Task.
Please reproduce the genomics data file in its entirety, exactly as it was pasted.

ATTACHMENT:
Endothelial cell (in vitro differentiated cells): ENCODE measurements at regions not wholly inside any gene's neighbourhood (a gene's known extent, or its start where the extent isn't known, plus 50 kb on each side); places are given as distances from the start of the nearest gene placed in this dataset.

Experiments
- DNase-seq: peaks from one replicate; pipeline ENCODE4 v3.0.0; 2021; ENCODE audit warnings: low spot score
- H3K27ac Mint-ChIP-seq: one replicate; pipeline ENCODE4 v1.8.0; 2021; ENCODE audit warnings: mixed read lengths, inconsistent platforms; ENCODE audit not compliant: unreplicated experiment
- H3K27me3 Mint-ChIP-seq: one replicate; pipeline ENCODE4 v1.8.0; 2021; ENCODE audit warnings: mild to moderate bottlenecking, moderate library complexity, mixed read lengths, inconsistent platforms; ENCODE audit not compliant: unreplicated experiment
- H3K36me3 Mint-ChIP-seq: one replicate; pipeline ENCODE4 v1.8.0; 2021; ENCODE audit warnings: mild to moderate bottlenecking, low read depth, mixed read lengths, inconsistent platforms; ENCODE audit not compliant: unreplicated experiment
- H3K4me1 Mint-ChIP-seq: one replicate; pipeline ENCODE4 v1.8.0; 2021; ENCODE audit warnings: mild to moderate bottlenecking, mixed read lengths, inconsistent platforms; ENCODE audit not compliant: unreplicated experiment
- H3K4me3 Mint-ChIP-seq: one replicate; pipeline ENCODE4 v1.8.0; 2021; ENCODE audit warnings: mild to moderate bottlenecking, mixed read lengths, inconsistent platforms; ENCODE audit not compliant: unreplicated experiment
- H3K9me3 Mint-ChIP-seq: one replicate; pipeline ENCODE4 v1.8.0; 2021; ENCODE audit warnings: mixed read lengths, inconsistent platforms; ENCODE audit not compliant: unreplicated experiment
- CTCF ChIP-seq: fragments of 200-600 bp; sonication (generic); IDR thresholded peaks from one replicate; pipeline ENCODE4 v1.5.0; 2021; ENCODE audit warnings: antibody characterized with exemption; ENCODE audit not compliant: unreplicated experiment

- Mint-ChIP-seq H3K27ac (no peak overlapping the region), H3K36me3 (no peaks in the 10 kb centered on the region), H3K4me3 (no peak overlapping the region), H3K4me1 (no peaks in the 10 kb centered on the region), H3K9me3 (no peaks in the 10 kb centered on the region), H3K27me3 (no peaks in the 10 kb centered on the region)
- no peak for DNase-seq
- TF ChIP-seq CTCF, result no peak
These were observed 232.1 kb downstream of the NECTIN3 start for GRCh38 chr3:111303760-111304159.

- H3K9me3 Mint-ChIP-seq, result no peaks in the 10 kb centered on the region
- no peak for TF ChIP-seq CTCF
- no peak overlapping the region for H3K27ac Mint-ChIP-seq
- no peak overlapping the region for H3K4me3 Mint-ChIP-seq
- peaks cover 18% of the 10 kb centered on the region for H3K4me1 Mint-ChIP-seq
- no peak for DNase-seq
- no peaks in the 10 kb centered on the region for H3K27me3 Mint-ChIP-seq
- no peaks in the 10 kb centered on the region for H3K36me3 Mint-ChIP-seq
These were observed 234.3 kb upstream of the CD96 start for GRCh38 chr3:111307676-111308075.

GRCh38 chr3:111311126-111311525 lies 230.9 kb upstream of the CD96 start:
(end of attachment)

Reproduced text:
Endothelial cell (in vitro differentiated cells): ENCODE measurements at regions not wholly inside any gene's neighbourhood (a gene's known extent, or its start where the extent isn't known, plus 50 kb on each side); places are given as distances from the start of the nearest gene placed in this dataset.

Experiments
- DNase-seq: peaks from one replicate; pipeline ENCODE4 v3.0.0; 2021; ENCODE audit warnings: low spot score
- H3K27ac Mint-ChIP-seq: one replicate; pipeline ENCODE4 v1.8.0; 2021; ENCODE audit warnings: mixed read lengths, inconsistent platforms; ENCODE audit not compliant: unreplicated experiment
- H3K27me3 Mint-ChIP-seq: one replicate; pipeline ENCODE4 v1.8.0; 2021; ENCODE audit warnings: mild to moderate bottlenecking, moderate library complexity, mixed read lengths, inconsistent platforms; ENCODE audit not compliant: unreplicated experiment
- H3K36me3 Mint-ChIP-seq: one replicate; pipeline ENCODE4 v1.8.0; 2021; ENCODE audit warnings: mild to moderate bottlenecking, low read depth, mixed read lengths, inconsistent platforms; ENCODE audit not compliant: unreplicated experiment
- H3K4me1 Mint-ChIP-seq: one replicate; pipeline ENCODE4 v1.8.0; 2021; ENCODE audit warnings: mild to moderate bottlenecking, mixed read lengths, inconsistent platforms; ENCODE audit not compliant: unreplicated experiment
- H3K4me3 Mint-ChIP-seq: one replicate; pipeline ENCODE4 v1.8.0; 2021; ENCODE audit warnings: mild to moderate bottlenecking, mixed read lengths, inconsistent platforms; ENCODE audit not compliant: unreplicated experiment
- H3K9me3 Mint-ChIP-seq: one replicate; pipeline ENCODE4 v1.8.0; 2021; ENCODE audit warnings: mixed read lengths, inconsistent platforms; ENCODE audit not compliant: unreplicated experiment
- CTCF ChIP-seq: fragments of 200-600 bp; sonication (generic); IDR thresholded peaks from one replicate; pipeline ENCODE4 v1.5.0; 2021; ENCODE audit warnings: antibody characterized with exemption; ENCODE audit not compliant: unreplicated experiment

- Mint-ChIP-seq H3K27ac (no peak overlapping the region), H3K36me3 (no peaks in the 10 kb centered on the region), H3K4me3 (no peak overlapping the region), H3K4me1 (no peaks in the 10 kb centered on the region), H3K9me3 (no peaks in the 10 kb centered on the region), H3K27me3 (no peaks in the 10 kb centered on the region)
- no peak for DNase-seq
- TF ChIP-seq CTCF, result no peak
These were observed 232.1 kb downstream of the NECTIN3 start for GRCh38 chr3:111303760-111304159.

- H3K9me3 Mint-ChIP-seq, result no peaks in the 10 kb centered on the region
- no peak for TF ChIP-seq CTCF
- no peak overlapping the region for H3K27ac Mint-ChIP-seq
- no peak overlapping the region for H3K4me3 Mint-ChIP-seq
- peaks cover 18% of the 10 kb centered on the region for H3K4me1 Mint-ChIP-seq
- no peak for DNase-seq
- no peaks in the 10 kb centered on the region for H3K27me3 Mint-ChIP-seq
- no peaks in the 10 kb centered on the region for H3K36me3 Mint-ChIP-seq
These were observed 234.3 kb upstream of the CD96 start for GRCh38 chr3:111307676-111308075.

GRCh38 chr3:111311126-111311525 lies 230.9 kb upstream of the CD96 start: